withdrawal of recognition

On the eve of Independence Day, the NLRB, in a 3-1 decision (Member McFerran dissented), clarified the law concerning withdrawal and enunciated a new framework for determining whether a union has retained majority support at the conclusion of a contract term.

In Johnson Controls, Inc., 368 NLRB No. 20

For over 65 years, an employer has had a legal right to withdraw recognition from an incumbent union based on the union’s lack of majority status. In 1951, in Celanese, the NLRB permitted withdrawal based on the employer’s “good faith belief” for the lack of majority status. In 2001,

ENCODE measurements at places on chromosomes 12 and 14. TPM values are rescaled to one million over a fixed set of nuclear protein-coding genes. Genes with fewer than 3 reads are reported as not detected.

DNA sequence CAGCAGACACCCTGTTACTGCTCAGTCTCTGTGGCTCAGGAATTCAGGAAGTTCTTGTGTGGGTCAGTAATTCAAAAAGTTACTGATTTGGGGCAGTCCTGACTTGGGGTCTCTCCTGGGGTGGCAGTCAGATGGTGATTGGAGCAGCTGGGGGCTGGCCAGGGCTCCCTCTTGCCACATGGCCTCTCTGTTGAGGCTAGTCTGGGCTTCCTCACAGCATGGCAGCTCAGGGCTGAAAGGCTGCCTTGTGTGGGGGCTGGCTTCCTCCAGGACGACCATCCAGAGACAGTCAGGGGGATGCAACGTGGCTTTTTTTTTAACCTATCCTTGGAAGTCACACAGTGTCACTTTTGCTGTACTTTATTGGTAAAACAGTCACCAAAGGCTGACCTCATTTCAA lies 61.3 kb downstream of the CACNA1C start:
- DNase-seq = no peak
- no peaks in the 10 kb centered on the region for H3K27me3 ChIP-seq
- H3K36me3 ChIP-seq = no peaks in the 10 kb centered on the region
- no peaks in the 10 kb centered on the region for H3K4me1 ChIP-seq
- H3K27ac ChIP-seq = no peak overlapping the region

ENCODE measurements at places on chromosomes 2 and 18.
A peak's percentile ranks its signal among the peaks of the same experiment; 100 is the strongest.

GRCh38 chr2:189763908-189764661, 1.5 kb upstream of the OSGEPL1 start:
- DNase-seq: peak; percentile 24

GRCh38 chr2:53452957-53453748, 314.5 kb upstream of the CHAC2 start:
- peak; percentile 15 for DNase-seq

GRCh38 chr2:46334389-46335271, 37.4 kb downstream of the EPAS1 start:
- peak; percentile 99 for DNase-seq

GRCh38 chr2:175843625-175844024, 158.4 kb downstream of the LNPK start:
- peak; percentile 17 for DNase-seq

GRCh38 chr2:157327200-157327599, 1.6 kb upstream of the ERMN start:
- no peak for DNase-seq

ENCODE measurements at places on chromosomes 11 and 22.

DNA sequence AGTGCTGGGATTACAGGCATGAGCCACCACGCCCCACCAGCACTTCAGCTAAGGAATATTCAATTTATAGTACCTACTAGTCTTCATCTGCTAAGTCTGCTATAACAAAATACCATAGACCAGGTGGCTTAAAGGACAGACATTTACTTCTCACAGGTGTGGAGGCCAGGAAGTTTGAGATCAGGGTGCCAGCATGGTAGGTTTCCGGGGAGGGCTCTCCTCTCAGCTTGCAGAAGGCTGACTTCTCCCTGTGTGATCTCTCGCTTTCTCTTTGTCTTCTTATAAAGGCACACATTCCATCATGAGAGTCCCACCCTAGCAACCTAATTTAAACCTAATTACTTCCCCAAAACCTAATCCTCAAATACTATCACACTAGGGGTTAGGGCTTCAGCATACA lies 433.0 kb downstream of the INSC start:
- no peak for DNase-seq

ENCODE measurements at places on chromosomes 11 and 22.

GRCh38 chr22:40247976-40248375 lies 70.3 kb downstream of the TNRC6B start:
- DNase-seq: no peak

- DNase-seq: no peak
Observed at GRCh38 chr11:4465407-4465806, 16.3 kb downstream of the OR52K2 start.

Sometimes in negotiations the parties just cannot agree on certain items.  Such a deadlock under certain circumstances can have legal consequences under the concept of “impasse,” one of the more shadowy, hard to define issues in labor law.  A true legal impasse over an important issue can allow one party